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Benign Prostatic Hyperplasia


An in-depth report on the causes, diagnosis, treatment, and prevention of BPH.

Alternative Names

Transurethral Resection of the Prostate (TURP)

Lifestyle Changes

Certain lifestyle changes can help relieve symptoms and are particularly important for men who choose to avoid surgery or drug therapy. Men should take the time to urinate when it is convenient even if there is no urge. They should take aisle seats in theaters and when traveling. Cold weather and immobility may increase the risk for urine retention. Keeping warm and exercising may be useful. Stress reduction techniques may also help.

Dietary Factors

Some small studies have suggested the following:

  • Avoiding fluids after the evening meal is helpful.
  • Coffee has been associated with a higher risk for BPH. There is some indication that drinking green tea, however, may benefit the prostate.
  • Moderate alcohol consumption may be protective. (Heavy alcohol consumption, however, may increase the risk for lower urinary tract symptoms, and, in any case, is harmful.)
  • Genistein, a chemical found in soy, reduced the growth of BPH tissue in the laboratory. Although Asians have a low incidence of BPH and prostate cancer and also have diets rich in soy, it is not yet known if eating soy products will reduce the risk of BPH or improve any symptoms.
  • One recent well-publicized study found an association between a lower risk for BPH and high intake of fruits and a higher risk for BPH with a high intake of butter and margarine.
  • Zinc is of interest because it accumulates to the highest levels in a mans body in either a normal prostate or one enlarged from benign prostate hyperplasia. Some laboratory studies suggest that zinc might inhibit activation of prostate cancer cells. A 2003 study, however, reported that men taking zinc supplements in high doses (100 mg) had a higher risk for advanced prostate cancer. Of note, such men also took higher levels of calcium, iron, and other supplements that might have biased these results. More research is needed to determine the role of zinc on prostate health.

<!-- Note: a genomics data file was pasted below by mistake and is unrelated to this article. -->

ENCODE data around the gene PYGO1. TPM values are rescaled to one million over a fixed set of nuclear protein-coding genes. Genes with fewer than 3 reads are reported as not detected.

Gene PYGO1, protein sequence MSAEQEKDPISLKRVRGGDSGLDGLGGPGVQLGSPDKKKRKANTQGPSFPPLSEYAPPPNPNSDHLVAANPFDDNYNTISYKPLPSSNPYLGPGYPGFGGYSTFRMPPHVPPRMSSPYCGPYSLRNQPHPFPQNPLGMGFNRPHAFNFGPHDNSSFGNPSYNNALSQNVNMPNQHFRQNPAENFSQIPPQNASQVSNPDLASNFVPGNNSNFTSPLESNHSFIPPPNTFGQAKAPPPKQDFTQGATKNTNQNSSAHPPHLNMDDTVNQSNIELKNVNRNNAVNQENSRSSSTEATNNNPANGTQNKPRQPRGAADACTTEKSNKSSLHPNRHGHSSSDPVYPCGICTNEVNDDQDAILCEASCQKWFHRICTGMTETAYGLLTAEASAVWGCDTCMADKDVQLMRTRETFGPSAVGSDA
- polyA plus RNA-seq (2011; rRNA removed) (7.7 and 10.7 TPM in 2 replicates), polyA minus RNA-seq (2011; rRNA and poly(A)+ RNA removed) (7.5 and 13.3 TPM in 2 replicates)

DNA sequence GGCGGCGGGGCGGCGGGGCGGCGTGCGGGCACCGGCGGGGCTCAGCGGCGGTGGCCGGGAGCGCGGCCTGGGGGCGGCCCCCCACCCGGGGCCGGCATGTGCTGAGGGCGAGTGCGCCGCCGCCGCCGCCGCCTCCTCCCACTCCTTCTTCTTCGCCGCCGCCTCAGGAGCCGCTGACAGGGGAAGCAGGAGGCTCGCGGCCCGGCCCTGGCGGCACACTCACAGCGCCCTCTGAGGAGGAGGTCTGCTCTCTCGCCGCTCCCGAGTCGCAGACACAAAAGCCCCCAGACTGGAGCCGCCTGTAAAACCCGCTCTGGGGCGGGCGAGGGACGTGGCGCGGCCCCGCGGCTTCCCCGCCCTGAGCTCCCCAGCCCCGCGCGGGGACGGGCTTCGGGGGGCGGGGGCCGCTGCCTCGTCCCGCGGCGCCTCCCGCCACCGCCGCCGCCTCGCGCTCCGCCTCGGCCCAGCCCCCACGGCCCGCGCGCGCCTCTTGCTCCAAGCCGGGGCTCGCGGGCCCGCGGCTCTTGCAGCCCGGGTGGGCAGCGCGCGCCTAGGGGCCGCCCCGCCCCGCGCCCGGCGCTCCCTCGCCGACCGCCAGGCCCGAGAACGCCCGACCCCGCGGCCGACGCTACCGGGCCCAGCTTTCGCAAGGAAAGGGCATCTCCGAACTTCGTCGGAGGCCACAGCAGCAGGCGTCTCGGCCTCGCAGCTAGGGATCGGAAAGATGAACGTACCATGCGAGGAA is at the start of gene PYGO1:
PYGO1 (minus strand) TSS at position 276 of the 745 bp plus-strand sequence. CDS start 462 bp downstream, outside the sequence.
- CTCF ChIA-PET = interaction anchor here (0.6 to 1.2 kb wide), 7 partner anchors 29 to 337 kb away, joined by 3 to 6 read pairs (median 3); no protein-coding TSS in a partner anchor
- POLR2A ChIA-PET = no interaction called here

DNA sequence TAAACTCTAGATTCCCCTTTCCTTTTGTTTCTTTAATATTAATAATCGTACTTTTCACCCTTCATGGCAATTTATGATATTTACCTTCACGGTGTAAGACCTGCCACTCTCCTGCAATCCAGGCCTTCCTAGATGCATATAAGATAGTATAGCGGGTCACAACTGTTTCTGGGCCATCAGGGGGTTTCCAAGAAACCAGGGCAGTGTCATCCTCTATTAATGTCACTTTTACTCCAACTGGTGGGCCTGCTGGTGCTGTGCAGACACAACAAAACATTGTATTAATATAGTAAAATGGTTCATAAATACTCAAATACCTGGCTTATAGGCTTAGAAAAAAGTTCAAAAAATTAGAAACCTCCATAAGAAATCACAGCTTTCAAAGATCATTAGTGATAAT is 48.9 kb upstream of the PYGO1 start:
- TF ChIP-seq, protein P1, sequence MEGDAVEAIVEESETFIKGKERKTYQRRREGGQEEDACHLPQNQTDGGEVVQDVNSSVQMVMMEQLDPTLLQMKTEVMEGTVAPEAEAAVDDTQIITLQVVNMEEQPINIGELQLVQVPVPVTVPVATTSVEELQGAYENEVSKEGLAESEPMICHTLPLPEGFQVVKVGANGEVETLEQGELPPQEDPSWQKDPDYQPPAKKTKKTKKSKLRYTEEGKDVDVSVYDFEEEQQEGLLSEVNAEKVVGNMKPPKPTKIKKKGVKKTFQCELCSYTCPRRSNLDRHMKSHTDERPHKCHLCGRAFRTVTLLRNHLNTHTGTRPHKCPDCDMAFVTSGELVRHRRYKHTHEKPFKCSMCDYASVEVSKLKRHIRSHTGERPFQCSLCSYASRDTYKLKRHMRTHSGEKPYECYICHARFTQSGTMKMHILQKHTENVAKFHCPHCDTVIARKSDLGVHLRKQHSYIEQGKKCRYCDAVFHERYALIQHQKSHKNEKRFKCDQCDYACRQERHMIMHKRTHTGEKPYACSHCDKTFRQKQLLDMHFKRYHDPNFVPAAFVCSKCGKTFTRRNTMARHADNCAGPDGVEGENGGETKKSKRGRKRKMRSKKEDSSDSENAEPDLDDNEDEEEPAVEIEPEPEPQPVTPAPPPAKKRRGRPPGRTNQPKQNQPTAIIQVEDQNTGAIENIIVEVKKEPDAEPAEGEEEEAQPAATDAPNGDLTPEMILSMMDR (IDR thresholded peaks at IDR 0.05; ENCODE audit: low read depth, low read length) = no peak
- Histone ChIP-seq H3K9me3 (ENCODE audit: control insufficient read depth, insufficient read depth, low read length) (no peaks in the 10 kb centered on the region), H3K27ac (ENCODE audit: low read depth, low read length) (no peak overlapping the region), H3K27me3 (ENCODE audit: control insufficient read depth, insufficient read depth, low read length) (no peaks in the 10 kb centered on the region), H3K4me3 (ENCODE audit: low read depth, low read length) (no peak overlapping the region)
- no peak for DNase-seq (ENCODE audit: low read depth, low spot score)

Avoiding Medications that Aggravate Symptoms

Decongestants and Antihistamines. Men with BPH should avoid, if possible, the many medications for colds and allergy that contain decongestants, such as pseudoephedrine (Sudafed). Such drugs, known as adrenergics, can exacerbate urinary symptoms by preventing muscles in the prostate and bladder neck from relaxing to allow urine to flow freely. Antihistamines, such as diphenhydramine (Benadryl), can also slow urine flow in some men with BPH.

Diuretics. Men who are taking diuretics, which increase urination, may discuss reducing the dosage or switching to another drug. These are important drugs for many people with high blood pressure, with a proven track record for saving lives; no one should go off these medications without medical supervision.

Other Drugs. Other drugs that may exacerbate symptoms are certain antidepressants and drugs used to treat spasticity.


A recent study reported that even moderate exercise can reduce urinary tract problems associated with BPH. According to a 2001 study, however, physical activity does not seem to protect against developing BPH.

Kegel Exercises

Kegel (pelvic floor muscle) exercises, which were first developed to assist women with childbirth, are also useful for men in helping to prevent urine leakage. They strengthen the muscles of the pelvic floor that both support the bladder and close the sphincter.

Performing the Exercises. Since the muscle is internal and is sometimes difficult to isolate, doctors often recommend practicing while urinating:

  • The patient is asked to contract the muscle until the flow of urine is slowed or stopped. He attempts to hold each contraction for ten seconds.
  • He then releases it.
  • In general, patients should perform five to 15 contractions, three to five times daily.
  • Kegel exercises should not be regularly performed while urinating; this practice may eventually weaken the muscles.

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